Recent Court decision on s74 schemes and cost apportionment
Rainey Law have advised BCCG of a very recent decision of the Court of Appeal on s74 Schemes (which also touches on the issue of allocation of costs based on who benefits vs utility interest) as follows:
"The Court of Appeal has delivered an important decision on section 74 schemes under the Unit Titles Act [see full document below]. In the Uptown development in Auckland the body corporate was split on the correct allocation of repairs, with a small minority of owners, the owners of commercial units on the ground floor insisting that the scheme of repairs approved by the High Court in September 2017 unfairly allocated them too much of the repair costs due to their relatively high utility interest.
The background to the decision was that the repairs were originally estimated to be $6.3 million and were primarily weather-tightness repairs on the exterior of levels 1 to 3 of the 4 storey complex. The repair bill blew-out to approximately $15 million when it was discovered that the upper floors were inadequately fireproofed.
The body corporate had obtained a section 74 scheme very early in the piece and had it remained in place the owners of levels 1 to 3 would have picked up the vast majority of the cost of the new fire work. It applied to vary the scheme in order to spread the new costs amongst all owners, regardless of where the defects were located, and the High Court approved this.
The owners of the commercial units on the ground floor felt this swung too far in the opposite direction and appealed the decision to the Court of Appeal.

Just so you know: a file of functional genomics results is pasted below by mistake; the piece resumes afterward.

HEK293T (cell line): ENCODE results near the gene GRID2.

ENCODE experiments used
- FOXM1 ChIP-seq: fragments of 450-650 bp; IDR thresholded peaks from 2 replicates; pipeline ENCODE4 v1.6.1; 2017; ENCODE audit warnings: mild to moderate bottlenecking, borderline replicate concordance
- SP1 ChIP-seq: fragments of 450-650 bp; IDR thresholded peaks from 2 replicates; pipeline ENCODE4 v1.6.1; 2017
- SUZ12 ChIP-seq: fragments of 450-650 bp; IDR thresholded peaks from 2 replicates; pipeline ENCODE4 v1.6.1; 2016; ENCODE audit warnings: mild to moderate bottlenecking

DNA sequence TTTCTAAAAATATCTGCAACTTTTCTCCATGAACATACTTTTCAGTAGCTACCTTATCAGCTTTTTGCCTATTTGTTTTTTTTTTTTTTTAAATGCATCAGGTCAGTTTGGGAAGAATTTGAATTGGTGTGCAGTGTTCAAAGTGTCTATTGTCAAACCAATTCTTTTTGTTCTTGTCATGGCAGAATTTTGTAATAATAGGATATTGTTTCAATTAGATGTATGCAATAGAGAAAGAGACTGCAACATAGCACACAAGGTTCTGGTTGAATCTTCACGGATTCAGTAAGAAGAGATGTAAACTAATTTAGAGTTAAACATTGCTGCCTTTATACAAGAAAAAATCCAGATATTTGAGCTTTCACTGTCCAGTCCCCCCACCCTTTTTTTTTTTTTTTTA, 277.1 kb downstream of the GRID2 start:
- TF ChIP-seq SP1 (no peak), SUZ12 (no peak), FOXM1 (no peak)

Prior to this decision the Court of Appeal has never overturned a scheme approved by the High Court. The primary reason the Court of Appeal intervened was due to an error in the approach of the High Court. The High Court had found that, where a body corporate undertakes work (as it must do under section 138), there is a presumption that the cost of the work will be allocated by utility interest. That presumption may be rebutted if a dissident owner proves that it is unfair to allocate that way. The Court of Appeal found that this presumption was incorrect, that purchasers of units in body corporates must be taken to understand that money raised for repairs may be allocated, in appropriate circumstances, to the owners that have substantially benefited from the repairs.
In the circumstances of the Uptown complex the Court of Appeal did however agree that repair of the fire defects had a benefit to all owners and it was fair to spread the burden amongst all owners.
The residential owners had the benefit of a Crown contribution from the FAP. In a win for the commercial owners the Court of Appeal found that the costs should be allocated after the FAP money was deducted, effectively exposing them to a share of costs reduced by several millions of dollars."